- A flat or punctured tire is extremely dangerous, so regularly checking pressure and tire tread depth is a must.
- Installing the new tire: The mechanic will install the new tires, taking care not to add too much pressure and risk a puncture. Once the new tire is inflated, a full inspection of the tire takes place.
- Wheel balancing: A car is a balanced piece of machinery; if the weights are off, it can make driving unpleasant. The mechanic tests the new tires for any unbalanced spots using a particular machine that detects any weight difference. These tests are repeated until the tires are balanced with the vehicle.
- Replacing the wheel: The technician will put the wheel back on, taking care to tighten it correctly.
- Wheel alignment: This is important to ensure your steering wheel and tires align to create a pleasurable driving experience. Wheel alignment is recommended every 5,000-7,000 miles. You’ll notice a problem if your car pulls more to a specific side when driving straight.
The Average Cost of New Tires
Knowing all that goes into getting a new set of tires on your vehicle, it’s easy to see how the costs can rack up pretty quickly.
But if we look at the bare minimum for the tires alone, here’s what you can expect for a passenger car:
- $50-$150 per tire (small)
- $100-$250 per tire (medium)
- $$150-$400 per tire (large)
Larger all-terrain vehicles are quite a bit more, ranging from $150-$1,000 per tire, depending on the size and features needed for your car.
Road Hazard Warranty
When you complete a tire purchase at tire shops, you may take out a warranty to cover you if you get a puncture or if there is any damage to your tires along the way.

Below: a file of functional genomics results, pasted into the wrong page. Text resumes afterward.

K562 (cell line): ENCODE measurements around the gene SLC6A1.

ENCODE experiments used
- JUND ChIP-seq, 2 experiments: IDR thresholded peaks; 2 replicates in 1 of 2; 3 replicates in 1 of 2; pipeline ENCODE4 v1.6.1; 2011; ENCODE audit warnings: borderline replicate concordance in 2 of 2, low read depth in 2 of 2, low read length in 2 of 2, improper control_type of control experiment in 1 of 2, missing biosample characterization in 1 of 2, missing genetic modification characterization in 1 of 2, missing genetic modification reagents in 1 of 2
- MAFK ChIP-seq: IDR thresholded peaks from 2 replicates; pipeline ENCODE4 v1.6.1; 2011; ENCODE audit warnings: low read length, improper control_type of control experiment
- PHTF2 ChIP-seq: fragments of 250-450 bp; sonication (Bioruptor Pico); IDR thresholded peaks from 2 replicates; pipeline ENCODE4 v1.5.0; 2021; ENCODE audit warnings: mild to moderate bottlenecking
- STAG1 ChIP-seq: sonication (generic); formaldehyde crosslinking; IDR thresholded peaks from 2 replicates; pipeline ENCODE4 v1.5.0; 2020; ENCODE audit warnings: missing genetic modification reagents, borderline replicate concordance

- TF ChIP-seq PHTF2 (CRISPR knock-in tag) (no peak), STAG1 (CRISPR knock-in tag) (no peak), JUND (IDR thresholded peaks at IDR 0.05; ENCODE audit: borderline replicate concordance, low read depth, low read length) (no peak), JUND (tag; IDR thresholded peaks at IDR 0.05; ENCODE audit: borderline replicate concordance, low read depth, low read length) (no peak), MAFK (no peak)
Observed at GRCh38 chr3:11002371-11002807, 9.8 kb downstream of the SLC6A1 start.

However, you should pay attention to the fine print before signing on the dotted line because many mileage warranties don’t cover basic tire damage, so it’s best to be prepared.
Also, terms and conditions for tire mileage warranties mean you must uphold the tire quality by having regular checks and alignments.
How to Save Money on New Tires
Replacing all four tires can be costly, particularly if you have a larger vehicle.
But not all hope is lost; there are ways you can save money.
- Look out for sales: At various times of the year, replacement tires are discounted at the discretion of the shop and tire manufacturer. Getting a good deal on your tires can significantly reduce the overall cost.
- Takeoffs: Some tires are used for a few days and then returned to the shop. This can be for multiple reasons, like the driver not enjoying the feeling or wanting better quality tires. But ultimately, these tires end up back in the shop. There is nothing wrong with them; they just have a lower price.
- Shop around: There is no specific shop to get tires from. Yes, you might be a loyal customer of a certain store, but don’t let that blind you. Look around at other stores to see what their tires cost.
New Tire Facts
How much does it cost to replace tires on average?
This depends on the car; smaller cars can range between $50-$250 per tire, depending on the size you need.
Larger vehicles are more expensive, ranging from $150-$1,000 per tire.
Should I get a tire warranty?
A tire warranty is good if your tires are damaged with little mileage.
However, it would be best if you read the fine print to know your responsibilities for tire upkeep; otherwise, the warranty is void.
Are second-hand tires a good option?
Second-hand inexpensive tires that are heavily used are a no-go; there is no guarantee that they will last five miles down the road.
However, takeoffs are an option; these are slightly used tires at a shop that were exchanged or returned for reasons other than the manufacturer’s fault.
How long should new tires last?
This depends on your driving style and where you drive.
A rocky climate will wear tires down much faster than bopping around town.
Generally, your tires should last around 65,000-75,000 miles for everyday use on regular roads before needing a change.